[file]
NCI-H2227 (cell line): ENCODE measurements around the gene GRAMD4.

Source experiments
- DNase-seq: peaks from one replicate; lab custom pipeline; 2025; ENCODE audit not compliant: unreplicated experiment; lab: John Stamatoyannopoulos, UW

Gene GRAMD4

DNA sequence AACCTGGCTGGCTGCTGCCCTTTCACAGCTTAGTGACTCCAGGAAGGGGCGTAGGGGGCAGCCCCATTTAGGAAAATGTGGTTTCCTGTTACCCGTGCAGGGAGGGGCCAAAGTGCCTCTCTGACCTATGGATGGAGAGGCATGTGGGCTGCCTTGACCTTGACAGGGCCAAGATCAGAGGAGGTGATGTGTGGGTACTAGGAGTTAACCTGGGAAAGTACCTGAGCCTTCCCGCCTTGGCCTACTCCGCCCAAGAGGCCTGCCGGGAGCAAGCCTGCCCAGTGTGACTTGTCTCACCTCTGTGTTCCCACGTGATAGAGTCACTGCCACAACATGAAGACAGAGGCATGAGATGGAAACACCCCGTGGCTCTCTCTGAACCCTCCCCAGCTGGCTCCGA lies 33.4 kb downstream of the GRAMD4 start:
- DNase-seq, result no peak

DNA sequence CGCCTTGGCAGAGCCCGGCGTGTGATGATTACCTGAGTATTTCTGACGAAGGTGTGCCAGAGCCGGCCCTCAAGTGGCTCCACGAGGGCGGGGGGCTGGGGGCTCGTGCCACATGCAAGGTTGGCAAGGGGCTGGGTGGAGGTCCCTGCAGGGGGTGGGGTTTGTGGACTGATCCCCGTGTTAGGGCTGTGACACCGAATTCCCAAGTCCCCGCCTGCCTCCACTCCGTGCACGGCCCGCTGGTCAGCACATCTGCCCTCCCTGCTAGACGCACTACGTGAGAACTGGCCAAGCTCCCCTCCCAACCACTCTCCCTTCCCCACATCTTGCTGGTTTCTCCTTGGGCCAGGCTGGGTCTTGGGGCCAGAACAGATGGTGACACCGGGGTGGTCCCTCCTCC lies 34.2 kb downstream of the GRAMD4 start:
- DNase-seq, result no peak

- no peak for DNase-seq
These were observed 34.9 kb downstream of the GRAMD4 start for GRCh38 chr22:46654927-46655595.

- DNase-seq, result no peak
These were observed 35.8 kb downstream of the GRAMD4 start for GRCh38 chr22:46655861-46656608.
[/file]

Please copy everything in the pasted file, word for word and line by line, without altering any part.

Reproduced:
NCI-H2227 (cell line): ENCODE measurements around the gene GRAMD4.

Source experiments
- DNase-seq: peaks from one replicate; lab custom pipeline; 2025; ENCODE audit not compliant: unreplicated experiment; lab: John Stamatoyannopoulos, UW

Gene GRAMD4

DNA sequence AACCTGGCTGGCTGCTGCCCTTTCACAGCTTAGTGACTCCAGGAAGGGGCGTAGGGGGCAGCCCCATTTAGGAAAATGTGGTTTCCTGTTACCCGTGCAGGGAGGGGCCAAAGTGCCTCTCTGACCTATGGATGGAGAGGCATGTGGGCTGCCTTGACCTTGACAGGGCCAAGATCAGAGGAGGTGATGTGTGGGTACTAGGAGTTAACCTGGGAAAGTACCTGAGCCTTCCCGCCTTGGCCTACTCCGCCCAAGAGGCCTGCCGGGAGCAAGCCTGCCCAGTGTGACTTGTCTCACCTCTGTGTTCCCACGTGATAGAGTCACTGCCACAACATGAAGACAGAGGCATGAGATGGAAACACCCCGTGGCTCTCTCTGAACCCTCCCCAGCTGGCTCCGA lies 33.4 kb downstream of the GRAMD4 start:
- DNase-seq, result no peak

DNA sequence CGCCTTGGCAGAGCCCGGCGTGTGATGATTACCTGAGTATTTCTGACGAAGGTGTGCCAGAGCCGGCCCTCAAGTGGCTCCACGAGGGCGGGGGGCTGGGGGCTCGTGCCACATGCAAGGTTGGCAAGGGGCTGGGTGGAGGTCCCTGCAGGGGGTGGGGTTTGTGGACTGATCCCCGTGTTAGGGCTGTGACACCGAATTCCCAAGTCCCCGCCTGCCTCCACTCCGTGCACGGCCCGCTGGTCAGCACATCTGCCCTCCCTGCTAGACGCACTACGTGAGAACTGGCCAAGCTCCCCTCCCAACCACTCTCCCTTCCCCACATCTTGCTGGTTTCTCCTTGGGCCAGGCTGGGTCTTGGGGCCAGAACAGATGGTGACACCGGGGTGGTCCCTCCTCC lies 34.2 kb downstream of the GRAMD4 start:
- DNase-seq, result no peak

- no peak for DNase-seq
These were observed 34.9 kb downstream of the GRAMD4 start for GRCh38 chr22:46654927-46655595.

- DNase-seq, result no peak
These were observed 35.8 kb downstream of the GRAMD4 start for GRCh38 chr22:46655861-46656608.